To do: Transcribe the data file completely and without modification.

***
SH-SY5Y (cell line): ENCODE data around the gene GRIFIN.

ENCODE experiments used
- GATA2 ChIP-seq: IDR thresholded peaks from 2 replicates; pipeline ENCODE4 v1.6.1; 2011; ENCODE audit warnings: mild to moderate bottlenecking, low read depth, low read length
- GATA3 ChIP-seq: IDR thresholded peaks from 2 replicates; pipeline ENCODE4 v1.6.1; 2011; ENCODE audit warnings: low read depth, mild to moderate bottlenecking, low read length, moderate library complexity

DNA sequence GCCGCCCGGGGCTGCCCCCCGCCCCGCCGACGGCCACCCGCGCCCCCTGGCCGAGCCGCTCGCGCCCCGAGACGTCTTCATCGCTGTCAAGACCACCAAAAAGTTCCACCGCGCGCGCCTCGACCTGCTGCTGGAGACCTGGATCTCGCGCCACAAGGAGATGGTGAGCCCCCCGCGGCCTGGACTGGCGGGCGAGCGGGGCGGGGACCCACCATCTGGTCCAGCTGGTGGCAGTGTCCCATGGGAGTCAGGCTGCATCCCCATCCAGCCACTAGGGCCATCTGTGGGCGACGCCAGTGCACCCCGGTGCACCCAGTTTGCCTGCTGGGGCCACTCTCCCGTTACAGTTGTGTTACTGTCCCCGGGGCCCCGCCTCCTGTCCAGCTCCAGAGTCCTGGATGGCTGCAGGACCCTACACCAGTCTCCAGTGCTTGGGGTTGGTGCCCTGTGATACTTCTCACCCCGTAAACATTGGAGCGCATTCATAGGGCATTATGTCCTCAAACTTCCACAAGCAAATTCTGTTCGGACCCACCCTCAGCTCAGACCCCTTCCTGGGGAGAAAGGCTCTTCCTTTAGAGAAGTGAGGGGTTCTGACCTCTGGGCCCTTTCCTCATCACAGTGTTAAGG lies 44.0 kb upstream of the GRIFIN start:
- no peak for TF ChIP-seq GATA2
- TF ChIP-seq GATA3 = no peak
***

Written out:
SH-SY5Y (cell line): ENCODE data around the gene GRIFIN.

ENCODE experiments used
- GATA2 ChIP-seq: IDR thresholded peaks from 2 replicates; pipeline ENCODE4 v1.6.1; 2011; ENCODE audit warnings: mild to moderate bottlenecking, low read depth, low read length
- GATA3 ChIP-seq: IDR thresholded peaks from 2 replicates; pipeline ENCODE4 v1.6.1; 2011; ENCODE audit warnings: low read depth, mild to moderate bottlenecking, low read length, moderate library complexity

DNA sequence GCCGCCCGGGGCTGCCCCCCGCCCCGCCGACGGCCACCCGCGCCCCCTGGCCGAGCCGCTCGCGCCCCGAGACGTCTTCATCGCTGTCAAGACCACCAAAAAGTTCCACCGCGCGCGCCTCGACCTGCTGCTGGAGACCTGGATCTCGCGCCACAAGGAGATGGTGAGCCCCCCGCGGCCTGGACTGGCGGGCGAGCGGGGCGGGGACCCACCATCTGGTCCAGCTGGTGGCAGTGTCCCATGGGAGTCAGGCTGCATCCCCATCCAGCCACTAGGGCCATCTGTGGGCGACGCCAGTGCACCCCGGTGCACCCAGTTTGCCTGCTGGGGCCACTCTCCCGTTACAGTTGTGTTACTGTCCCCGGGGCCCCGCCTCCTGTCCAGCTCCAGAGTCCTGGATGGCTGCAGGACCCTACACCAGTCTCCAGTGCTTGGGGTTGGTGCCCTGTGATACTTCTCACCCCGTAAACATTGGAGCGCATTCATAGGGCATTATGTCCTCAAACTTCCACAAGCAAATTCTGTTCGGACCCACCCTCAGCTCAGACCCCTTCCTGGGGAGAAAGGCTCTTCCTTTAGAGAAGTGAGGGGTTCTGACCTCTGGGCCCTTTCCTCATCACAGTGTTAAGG lies 44.0 kb upstream of the GRIFIN start:
- no peak for TF ChIP-seq GATA2
- TF ChIP-seq GATA3 = no peak